If the legal departments at our nation's major financial services firms weren't nervous before, they certainly are now. According to news reports, the FBI is looking into potential subprime crimes by 14 companies as part of a wide ranging investigation into the troubled mortgage industry. Apparently they have been doing so since the Spring of 2007. Reading through the tea leaves, the FBI might find that risk disclosures were hid from investors and ratings agencies as well as mortgage lenders and brokers falsifying information on loan applications, among other potential wrongdoings.
The FBI inquiry is extremely important because rather than pursuing these cases civilly through the SEC, we could see federal criminal indictments and jail time. The Feds were successful in prosecuting corporate criminals at Enron, WorldCom, and Adelphia and they have the requisite knowledge and experience to pursue wrongdoing in the subprime mortgage arena.
This is in stark contrast to Eliot Spitzer's strategy who was content to use photo-ops and wrist slaps and call it justice. Mr. Spitzer's performance will hopefully not serve as a case study for the current New York Attorney General, Andrew Cuomo. This is not to say he didn't learn anything from Mr. Spitzer. Attorney General Cuomo apparently is threatening to use The Martin Act to aggressively pursue a case against Wall Street, which also was Mr. Spitzer's legal club of choice.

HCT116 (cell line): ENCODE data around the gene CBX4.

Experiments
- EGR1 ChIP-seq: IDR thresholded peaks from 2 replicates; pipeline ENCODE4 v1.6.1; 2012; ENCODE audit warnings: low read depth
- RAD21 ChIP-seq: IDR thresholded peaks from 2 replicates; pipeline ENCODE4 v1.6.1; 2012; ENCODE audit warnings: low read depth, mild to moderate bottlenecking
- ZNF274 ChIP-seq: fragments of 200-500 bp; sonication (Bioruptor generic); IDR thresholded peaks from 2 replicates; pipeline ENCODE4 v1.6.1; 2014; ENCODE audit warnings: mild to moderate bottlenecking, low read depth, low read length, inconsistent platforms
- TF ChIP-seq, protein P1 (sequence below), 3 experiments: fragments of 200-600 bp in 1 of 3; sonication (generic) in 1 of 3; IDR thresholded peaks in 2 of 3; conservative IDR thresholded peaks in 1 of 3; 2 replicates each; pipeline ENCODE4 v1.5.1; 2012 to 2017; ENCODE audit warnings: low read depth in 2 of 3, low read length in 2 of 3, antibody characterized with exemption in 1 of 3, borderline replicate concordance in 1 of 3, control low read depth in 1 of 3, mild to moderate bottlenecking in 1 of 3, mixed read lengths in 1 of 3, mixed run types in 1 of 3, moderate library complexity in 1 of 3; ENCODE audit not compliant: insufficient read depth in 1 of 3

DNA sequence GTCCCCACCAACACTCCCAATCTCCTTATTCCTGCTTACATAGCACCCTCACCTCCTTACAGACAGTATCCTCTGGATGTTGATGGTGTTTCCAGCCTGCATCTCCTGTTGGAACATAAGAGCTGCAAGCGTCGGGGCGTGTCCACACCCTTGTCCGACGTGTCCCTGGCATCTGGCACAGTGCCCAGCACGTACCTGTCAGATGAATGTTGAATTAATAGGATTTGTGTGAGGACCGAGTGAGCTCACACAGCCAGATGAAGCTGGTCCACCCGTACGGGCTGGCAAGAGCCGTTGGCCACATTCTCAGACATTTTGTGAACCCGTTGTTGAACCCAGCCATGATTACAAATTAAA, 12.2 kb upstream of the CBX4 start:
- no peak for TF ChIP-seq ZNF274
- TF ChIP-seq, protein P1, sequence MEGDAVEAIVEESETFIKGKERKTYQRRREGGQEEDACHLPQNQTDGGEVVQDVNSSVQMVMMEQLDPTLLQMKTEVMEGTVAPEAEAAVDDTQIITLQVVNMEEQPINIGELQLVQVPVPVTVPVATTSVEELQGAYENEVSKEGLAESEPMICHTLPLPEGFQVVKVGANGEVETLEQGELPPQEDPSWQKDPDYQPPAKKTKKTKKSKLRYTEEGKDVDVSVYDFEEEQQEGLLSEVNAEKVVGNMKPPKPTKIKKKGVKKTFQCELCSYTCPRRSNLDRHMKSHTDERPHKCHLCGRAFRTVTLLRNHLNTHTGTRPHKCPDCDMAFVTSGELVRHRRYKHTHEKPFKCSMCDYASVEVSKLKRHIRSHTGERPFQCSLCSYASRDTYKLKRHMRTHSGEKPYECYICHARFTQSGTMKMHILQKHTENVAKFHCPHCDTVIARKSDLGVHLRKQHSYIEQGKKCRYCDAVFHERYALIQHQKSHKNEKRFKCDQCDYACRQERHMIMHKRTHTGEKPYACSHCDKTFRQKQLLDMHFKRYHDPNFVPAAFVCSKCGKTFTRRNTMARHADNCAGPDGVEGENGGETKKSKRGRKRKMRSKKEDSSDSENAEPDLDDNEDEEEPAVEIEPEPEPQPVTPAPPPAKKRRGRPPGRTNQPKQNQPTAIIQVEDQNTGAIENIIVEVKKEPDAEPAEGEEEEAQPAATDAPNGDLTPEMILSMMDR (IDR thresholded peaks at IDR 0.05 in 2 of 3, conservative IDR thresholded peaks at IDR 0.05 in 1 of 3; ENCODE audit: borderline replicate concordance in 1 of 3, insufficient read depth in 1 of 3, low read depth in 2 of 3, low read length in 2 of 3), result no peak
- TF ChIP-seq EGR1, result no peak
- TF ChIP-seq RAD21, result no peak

This is an important development. The Martin Act is quite broad in its scope and can be used to indict a company for virtually anything. No Wall Street firm has ever survived an indictment, so Cuomo will likely garner some settlements. Let's hope that unlike Mr. Spitzer, Mr. Cuomo is hell bent on truly reforming Wall Street and that any settlements involve penalties that might actually serve as painful deterrents to future wrongdoings.
Labels: Attorney General Andrew Cuomo, subprime mortgages, Wall Street